i wasn't gonna buy just anyone's dancing cockatoo that is a backstreet boys fan (would you?)
A dancing cockatoo named Snowball is proof that humans aren't the only species with rhythm, a team of neuroscientists in California is reporting.
Snowball bobs his head and lifts his feet to songs from Queen and the Backstreet Boys and can keep time when the music is sped up or slowed down. The rocker bird offers clues about the evolution of the human capacity to make and enjoy music, say the researchers, who have published their findings in the journal Current Biology.
Until Snowball, it was widely believed that the ability to move in time to a beat was something uniquely human, says Aniruddh Patel, who studies music and the brain at the Neurosciences Institute in San Diego and who is lead author of the paper.
Other primates don't dance, and some scientists had theorized that dancing, or even foot tapping in time to a song, is a unique specialization of brains that evolved to recognize, produce and enjoy music. But the grooving cockatoo challenges that notion, Dr. Patel says.
“It favours the idea that music is an invention built from brain systems that have other day jobs. It's not that we have circuits in our brain that evolved for musical functions, but that we draw on other brain regions that perform other roles.”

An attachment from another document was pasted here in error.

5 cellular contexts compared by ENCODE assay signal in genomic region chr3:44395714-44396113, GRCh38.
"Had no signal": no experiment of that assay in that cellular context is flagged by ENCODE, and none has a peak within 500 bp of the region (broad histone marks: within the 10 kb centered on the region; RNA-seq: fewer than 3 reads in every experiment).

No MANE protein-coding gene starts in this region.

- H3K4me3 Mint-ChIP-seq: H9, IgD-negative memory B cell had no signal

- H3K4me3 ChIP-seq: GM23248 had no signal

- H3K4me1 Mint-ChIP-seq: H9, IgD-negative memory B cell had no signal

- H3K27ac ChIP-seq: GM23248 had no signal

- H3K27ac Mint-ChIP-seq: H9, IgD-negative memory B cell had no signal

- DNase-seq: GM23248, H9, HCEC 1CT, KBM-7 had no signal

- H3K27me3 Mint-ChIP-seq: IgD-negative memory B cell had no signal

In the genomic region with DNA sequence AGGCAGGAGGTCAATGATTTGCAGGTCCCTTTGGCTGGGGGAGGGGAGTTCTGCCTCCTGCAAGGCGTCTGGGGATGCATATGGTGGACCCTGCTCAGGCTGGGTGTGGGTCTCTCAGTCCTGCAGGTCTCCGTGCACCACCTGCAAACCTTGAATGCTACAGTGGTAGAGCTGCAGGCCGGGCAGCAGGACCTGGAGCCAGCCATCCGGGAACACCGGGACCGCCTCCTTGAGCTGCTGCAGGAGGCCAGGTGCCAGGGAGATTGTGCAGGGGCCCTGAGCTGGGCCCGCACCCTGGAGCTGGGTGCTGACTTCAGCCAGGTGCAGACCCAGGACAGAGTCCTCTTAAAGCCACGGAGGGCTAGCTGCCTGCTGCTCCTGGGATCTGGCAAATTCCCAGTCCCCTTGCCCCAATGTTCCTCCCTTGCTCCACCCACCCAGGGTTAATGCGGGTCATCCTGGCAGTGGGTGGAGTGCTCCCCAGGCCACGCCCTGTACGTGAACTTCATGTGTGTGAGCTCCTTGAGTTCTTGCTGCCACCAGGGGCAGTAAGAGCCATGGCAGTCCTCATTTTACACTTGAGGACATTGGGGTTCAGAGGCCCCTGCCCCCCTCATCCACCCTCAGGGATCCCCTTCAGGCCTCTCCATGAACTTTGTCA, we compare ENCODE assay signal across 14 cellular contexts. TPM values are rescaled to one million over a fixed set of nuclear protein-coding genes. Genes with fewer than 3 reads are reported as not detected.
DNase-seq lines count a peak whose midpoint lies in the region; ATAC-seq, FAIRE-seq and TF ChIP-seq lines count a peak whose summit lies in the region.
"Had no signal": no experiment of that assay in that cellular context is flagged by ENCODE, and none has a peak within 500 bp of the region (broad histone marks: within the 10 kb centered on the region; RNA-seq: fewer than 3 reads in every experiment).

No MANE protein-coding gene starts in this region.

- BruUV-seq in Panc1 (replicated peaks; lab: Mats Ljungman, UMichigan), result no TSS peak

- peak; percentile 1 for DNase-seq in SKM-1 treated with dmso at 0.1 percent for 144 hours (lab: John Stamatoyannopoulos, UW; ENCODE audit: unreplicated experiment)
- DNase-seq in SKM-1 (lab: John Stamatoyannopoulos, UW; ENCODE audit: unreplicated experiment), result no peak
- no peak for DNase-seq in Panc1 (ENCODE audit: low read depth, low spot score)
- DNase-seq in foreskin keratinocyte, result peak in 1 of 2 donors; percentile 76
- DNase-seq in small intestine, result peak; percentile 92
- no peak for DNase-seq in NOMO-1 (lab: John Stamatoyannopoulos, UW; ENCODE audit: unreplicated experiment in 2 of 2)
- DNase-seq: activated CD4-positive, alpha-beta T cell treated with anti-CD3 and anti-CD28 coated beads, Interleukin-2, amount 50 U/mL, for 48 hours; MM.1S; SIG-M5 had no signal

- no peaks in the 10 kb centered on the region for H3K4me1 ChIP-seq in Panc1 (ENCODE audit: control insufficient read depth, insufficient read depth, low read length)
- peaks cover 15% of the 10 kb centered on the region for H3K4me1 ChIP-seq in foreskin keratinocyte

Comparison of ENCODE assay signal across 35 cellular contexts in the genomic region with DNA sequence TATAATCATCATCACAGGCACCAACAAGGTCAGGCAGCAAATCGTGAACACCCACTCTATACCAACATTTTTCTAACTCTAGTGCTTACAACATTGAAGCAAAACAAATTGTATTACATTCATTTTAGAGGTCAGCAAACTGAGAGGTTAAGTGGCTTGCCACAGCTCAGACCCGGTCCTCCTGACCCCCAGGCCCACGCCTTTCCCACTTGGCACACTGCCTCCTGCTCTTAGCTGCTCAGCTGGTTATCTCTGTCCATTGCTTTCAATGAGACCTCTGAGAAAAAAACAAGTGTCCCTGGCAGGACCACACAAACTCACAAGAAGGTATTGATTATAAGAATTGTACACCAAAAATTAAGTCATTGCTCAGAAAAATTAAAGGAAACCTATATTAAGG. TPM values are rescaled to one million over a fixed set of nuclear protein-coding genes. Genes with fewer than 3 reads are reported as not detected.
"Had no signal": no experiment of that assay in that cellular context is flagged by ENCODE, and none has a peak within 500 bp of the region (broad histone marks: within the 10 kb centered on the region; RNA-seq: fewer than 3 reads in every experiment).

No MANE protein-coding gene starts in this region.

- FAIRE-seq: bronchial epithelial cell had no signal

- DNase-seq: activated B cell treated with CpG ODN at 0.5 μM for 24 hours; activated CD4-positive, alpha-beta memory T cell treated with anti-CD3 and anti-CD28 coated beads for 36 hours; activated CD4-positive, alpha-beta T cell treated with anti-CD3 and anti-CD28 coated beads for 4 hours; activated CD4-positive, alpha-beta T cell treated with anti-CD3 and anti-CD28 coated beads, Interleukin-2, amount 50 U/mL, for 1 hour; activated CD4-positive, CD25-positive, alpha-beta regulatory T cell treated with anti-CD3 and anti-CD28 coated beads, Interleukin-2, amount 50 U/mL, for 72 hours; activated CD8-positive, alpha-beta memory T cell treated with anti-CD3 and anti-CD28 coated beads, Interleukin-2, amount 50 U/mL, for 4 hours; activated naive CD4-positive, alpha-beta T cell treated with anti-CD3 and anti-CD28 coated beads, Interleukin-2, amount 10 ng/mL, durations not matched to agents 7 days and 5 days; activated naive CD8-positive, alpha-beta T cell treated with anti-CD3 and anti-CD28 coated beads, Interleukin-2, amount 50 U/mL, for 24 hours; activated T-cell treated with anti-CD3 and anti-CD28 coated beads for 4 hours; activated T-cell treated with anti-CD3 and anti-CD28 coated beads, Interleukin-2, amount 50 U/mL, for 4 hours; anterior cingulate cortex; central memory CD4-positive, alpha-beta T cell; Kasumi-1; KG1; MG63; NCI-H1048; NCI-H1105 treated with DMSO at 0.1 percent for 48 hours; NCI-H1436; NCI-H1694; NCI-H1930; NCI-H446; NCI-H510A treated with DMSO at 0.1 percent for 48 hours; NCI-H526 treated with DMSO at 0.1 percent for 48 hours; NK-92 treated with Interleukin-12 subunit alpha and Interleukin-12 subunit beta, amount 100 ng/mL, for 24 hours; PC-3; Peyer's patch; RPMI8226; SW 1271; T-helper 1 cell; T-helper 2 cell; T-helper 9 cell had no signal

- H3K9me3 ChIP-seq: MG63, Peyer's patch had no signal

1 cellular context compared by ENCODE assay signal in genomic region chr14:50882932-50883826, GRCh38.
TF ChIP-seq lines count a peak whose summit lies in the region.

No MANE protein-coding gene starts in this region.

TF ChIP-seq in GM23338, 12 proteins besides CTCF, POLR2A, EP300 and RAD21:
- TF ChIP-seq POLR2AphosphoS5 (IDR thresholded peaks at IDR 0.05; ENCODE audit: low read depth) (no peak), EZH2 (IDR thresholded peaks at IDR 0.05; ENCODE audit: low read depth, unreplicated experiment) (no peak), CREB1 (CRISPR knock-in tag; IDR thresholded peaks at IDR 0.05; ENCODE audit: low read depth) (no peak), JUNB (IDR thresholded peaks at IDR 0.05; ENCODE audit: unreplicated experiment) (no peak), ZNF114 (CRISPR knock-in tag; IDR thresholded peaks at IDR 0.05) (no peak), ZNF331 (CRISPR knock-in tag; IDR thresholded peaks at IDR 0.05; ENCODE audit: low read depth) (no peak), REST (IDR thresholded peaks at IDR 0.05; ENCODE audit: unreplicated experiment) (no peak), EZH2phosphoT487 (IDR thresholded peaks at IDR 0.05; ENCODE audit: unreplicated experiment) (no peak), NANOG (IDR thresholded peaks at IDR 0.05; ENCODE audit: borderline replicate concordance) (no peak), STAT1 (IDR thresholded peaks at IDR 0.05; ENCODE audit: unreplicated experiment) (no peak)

Dr. Patel learned about Snowball in 2007, when someone sent him a link to a video of the bird dancing on the Web site of Bird Lovers Only Rescue Service in Indiana.
“I had never seen anything like it.”
He contacted Irena Schulz at the rescue service, and asked her if she wanted to collaborate. She agreed.
Snowball's previous owner, a retired steel worker and huge Backstreet Boys fan, left the bird because he could no longer cope with it. His daughter had left for college, Snowball missed her, and became increasingly difficult to manage.
Dr. Patel had interviewed the man, who said Snowball was about six years old when they bought him. He noticed the bird would bob his head in time to the Backstreet Boys. His daughter began dancing with the bird, which may be how Snowball learned to move his feet.
Dr. Patel and his colleagues put Snowball through his paces with music played at a variety of tempos to show that he was, in fact, moving to the music.
Dancing appears to be something Snowball picked up on his own, they say, not something he was trained to do.
“It is remarkable. This is not an animal that has trained the way you train an animal in the zoo or a circus … He developed this spontaneously,” Dr. Patel says...
- the globe and mail